Similarities of Heartburn, Gastroesophageal Reflux (Gerd) and Cardiac Chest Pain

By: Douglas Mendez, MD, M.Sc. & Denisse Hernandez, MD, C.N.H.P., ND, M.Sc.
Heartburn Is a condition that affect close to 42% of the United States population. It is defined as a burning sensation in the mid-chest or upper central abdomen. The pain often rises in the chest and may radiate to the neck, throat, or angle of the jaw. Heartburn, also known as acid indigestion is usually due to regurgitation of gastric acid (gastric reflux) into the esophagus and is the major symptom of gastroesophageal reflux disease (GERD).

Indigestion is a more complex term that includes heartburn along with a number of other symptoms. Sometimes is defined as a combination of epigastric pain and heartburn. which is frequently referred to as gastroesophageal reflux disease rather than just to describe a symptom of chest burning or chest pain.

Chest pain of any cause is a reason for concern, so that it should be differentiated to rule out a hidden more serious problem. Heart attack and esophageal symptoms are very similar, as they share the same nerve supply.
Given the inherent dangers of an overlooked diagnosis of heart attack, the first thing that should be considered in people with unexplained chest pain is the possibility of cardiac disease. Very often the use of imaging is necessary to stablish a final diagnosis.

The symptoms of heartburn can be confused with the pain that is a symptom of an acute myocardial infarction (heart attack) or angina. A description of burning or indigestion-like pain increases the risk of acute coronary syndrome, but not to a statistically significant level. An observational study reported that In a group of people presenting to a hospital with GERD symptoms, 0.6% may be due to ischemic heart disease.

As many as 30% of chest pain patients undergoing cardiac catheterization have findings which do not account for their chest discomfort, and are often defined as having “atypical chest pain” or chest pain of undetermined origin. Gastroesophageal reflux disease is the most common cause of heartburn. In this condition acid reflux has led to inflammation of the esophagus.

Heartburn can be caused by several conditions and a preliminary diagnosis of GERD is based on additional signs and symptoms. The chest pain caused by GERD has a distinct ‘burning’ sensation, it occurs after eating or at night, and worsens when a person lies down or bends over. It is also common in pregnant women, and may be triggered by consuming food in large quantities, or specific foods containing certain spices, high fat, or high acid content. If the chest pain is suspected to be heartburn, patients may undergo an upper GI series to confirm the presence of acid reflux.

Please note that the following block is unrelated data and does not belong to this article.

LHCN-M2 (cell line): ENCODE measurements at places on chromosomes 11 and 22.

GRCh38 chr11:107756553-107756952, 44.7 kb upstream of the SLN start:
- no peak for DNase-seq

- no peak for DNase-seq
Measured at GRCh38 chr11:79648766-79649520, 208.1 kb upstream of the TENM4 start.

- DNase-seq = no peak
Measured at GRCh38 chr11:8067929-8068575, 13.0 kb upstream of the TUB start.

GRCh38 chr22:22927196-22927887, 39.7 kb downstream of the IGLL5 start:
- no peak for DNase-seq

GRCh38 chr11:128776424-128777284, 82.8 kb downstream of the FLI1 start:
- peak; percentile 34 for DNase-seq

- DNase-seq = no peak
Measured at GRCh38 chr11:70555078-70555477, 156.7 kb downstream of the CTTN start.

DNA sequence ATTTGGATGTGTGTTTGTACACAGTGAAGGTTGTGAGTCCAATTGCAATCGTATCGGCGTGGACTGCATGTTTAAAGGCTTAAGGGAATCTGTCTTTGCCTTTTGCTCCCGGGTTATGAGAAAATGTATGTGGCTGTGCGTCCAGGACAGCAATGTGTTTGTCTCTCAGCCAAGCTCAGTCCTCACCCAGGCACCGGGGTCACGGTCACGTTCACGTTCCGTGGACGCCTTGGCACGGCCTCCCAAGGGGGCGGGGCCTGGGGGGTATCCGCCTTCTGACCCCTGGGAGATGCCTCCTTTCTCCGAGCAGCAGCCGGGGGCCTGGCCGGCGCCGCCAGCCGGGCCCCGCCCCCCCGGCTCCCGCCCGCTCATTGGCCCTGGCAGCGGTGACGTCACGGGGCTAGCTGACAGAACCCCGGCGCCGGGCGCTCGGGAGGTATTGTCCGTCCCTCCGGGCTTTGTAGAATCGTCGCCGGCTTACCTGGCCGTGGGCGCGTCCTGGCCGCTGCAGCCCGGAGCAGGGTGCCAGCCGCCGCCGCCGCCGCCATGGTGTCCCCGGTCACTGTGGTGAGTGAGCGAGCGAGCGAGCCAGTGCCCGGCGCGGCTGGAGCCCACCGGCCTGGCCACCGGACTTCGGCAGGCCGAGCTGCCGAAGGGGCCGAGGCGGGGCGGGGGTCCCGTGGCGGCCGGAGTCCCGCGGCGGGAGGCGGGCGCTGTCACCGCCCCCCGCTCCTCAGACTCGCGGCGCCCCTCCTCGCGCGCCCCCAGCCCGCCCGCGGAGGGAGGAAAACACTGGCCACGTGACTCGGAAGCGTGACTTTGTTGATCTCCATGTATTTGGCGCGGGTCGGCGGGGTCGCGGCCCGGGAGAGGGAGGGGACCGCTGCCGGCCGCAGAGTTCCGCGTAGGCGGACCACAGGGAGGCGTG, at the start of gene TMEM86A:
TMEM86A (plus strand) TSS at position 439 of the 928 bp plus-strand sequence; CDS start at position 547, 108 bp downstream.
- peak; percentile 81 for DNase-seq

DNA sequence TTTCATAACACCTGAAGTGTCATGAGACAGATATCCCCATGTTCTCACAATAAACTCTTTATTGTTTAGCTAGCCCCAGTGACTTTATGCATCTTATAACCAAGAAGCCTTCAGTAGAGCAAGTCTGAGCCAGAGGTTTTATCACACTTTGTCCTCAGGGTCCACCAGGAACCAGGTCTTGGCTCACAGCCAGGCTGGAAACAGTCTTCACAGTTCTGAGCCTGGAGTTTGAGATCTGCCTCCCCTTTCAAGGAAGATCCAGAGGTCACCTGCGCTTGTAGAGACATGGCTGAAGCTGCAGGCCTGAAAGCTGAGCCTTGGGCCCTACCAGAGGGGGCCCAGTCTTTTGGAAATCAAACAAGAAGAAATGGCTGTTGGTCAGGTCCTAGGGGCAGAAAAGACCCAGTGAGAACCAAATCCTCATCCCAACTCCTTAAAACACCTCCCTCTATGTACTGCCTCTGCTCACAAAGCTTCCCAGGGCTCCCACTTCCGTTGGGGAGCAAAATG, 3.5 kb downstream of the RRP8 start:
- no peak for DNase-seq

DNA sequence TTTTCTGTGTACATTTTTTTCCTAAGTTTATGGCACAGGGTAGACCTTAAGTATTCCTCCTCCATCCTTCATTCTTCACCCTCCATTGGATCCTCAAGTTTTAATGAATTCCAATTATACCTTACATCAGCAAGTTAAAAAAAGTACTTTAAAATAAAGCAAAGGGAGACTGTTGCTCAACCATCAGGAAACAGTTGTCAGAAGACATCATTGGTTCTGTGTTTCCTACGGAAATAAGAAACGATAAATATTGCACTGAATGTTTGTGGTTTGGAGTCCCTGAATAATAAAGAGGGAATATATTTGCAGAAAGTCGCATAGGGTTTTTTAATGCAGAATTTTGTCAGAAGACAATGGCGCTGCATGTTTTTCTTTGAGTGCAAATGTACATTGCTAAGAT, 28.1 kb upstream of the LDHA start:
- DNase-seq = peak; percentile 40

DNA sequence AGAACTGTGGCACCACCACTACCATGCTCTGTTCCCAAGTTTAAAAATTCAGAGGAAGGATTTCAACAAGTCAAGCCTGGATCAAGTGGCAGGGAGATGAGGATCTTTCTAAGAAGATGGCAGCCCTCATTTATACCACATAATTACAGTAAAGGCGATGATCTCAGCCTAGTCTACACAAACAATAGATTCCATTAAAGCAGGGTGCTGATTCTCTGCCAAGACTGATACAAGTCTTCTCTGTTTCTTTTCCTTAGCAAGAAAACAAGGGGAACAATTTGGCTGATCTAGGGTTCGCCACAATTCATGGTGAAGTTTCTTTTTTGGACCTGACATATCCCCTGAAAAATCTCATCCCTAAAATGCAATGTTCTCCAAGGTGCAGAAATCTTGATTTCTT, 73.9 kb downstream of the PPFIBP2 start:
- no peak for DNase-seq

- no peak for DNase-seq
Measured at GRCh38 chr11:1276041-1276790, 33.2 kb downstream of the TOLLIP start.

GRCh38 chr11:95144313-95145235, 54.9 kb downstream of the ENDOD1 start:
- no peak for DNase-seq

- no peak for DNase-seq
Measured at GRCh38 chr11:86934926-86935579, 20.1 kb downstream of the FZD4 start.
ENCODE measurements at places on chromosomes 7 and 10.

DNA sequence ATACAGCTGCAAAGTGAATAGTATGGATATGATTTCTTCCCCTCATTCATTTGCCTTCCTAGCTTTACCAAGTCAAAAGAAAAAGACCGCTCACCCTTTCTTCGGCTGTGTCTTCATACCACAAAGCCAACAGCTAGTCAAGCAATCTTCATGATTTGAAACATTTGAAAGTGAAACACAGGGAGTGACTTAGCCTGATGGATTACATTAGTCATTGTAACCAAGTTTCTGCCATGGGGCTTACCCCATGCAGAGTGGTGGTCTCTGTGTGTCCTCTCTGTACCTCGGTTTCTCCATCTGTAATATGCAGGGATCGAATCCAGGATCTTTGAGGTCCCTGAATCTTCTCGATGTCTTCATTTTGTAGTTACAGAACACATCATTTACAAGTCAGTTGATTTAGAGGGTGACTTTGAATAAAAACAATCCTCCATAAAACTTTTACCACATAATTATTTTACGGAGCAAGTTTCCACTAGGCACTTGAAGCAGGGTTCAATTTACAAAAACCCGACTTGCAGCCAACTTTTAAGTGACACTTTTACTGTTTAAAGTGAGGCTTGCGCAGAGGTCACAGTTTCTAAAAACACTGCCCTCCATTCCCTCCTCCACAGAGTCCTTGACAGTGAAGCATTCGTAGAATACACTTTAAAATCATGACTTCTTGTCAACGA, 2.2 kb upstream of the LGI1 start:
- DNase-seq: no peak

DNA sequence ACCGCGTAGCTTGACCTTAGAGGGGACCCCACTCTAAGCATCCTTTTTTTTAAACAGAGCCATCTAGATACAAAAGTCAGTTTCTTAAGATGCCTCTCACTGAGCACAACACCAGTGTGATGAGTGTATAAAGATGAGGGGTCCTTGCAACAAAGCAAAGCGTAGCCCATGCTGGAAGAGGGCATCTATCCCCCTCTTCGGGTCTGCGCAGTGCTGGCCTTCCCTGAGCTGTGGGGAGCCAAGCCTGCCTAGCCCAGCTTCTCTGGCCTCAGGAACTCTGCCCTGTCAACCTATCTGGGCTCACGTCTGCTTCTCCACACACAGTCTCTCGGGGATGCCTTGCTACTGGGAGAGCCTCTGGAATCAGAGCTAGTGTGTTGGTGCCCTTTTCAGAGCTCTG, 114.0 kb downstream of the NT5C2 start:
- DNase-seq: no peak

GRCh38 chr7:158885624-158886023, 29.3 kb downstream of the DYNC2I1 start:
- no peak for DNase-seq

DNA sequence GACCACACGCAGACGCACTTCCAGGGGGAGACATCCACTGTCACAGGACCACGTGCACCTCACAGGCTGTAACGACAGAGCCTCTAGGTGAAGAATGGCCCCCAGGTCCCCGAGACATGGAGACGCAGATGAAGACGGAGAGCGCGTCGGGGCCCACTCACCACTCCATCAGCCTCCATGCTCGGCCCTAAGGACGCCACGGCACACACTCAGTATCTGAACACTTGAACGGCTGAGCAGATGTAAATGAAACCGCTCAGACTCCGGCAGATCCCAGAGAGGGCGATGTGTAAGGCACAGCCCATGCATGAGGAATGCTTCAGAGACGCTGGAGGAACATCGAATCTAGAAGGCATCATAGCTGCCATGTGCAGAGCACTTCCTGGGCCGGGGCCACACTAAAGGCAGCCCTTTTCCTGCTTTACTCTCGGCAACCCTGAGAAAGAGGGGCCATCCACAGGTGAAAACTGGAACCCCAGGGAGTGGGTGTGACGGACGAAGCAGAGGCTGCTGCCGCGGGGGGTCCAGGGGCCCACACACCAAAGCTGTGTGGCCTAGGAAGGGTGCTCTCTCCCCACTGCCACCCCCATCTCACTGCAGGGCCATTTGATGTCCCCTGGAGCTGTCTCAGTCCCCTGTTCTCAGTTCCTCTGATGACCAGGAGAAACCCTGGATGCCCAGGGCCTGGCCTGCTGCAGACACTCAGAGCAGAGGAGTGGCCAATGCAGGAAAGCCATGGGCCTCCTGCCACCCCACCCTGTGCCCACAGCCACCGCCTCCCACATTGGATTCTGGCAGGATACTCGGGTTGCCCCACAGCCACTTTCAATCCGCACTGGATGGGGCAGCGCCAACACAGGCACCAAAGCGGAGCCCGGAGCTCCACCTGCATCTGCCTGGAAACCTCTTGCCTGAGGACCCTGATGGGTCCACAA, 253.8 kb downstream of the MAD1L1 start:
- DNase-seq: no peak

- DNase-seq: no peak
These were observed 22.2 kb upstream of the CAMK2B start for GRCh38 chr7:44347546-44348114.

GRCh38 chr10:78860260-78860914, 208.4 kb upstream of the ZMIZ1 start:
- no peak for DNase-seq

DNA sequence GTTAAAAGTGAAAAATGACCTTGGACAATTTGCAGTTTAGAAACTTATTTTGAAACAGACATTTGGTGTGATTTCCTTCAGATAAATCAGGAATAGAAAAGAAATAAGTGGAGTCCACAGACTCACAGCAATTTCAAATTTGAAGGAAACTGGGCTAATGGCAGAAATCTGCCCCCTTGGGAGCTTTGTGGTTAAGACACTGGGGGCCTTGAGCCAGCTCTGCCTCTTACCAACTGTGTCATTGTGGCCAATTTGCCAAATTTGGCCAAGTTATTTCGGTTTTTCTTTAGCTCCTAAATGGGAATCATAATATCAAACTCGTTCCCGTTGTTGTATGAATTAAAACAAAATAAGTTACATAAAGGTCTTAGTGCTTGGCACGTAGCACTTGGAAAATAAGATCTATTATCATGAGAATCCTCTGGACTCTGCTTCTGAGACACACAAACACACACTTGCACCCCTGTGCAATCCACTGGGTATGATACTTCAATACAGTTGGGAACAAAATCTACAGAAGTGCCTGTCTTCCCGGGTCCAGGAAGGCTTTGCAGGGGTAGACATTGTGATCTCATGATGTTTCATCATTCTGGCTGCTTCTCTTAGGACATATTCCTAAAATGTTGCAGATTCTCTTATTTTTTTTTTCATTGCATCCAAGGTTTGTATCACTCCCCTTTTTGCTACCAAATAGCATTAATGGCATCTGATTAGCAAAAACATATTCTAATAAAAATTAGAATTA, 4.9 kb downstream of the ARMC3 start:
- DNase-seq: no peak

The diagnosis of heartburn consists of three basic steps:

1-The administration of a GI cocktail of viscous lidocaine and an antacid, relief the symptoms in 5 to 10 minutes after its administration. This increases the suspicion that the pain is of esophageal in origin. However, it does not rule out a potential cardiac cause, as 10% of cases of discomfort due to cardiac causes are improved with antacids.

2- Biochemical: Esophageal pH monitoring : a probe can be placed via the nose into the esophagus to record the level of acidity in the lower esophagus. Because some degree of variation in acidity is normal, and small reflux events are relatively common, esophageal pH monitoring can be used to document reflux in real-time.

3- Mechanical: A- Manometry: in this test, a pressure sensor (manometer) is passed via the mouth into the esophagus and measures the pressure of the lower esophageal sphincter directly.

B- Endoscopy: Visualization of the esophageal mucosa directly by passing an endoscope (lighted tube with a camera attached at its end) through the mouth to examine the esophagus and stomach. In this way, evidence of esophageal inflammation can be detected, and biopsies taken if necessary. Since an endoscopy allows a doctor to visually inspect the upper digestive tract the procedure may help identify any additional damage to the tract that may not have been detected otherwise.

C- Biopsy: Small tissues are taken from the esophagus and studied for signs of inflammation, cancer, or other problems.

Treatment:

Antacids such as calcium carbonate are often taken to treat the immediate problem, with further treatments depending on the underlying cause. Medicines such as H2 receptor antagonists or proton pump inhibitors are effective for gastritis and GERD, which are the two most common causes of heartburn. Antibiotics are used if Helicobacter pylori is present.
References:
1. “Gastroesophageal Reflux (GER) and Gastroesophageal Reflux Disease (GERD) in Adults”. The National Institute of Diabetes and Digestive and Kidney Diseases. Retrieved 2015-07-24.
2. “heartburn” at Dorland’s Medical Dictionary
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4. “Heartburn”. National Library of Medicine. Retrieved 2015-07-24.
5. Duvnjak, edited by Marko (2011). Dyspepsia in clinical practice (1. Aufl. ed.). New York: Springer. p. 2. ISBN 9781441917300.
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7. “Pyrosis definition – MedicineNet – Health and Medical Information Produced by Doctors”. MedicineNet. Retrieved 19 November 2015.
8. Kato H, Ishii T, Akimoto T, Urita Y, Sugimoto M (April 2009). “Prevalence of linked angina and gastroesophageal reflux disease in general practice”. World J. Gastroenterol.

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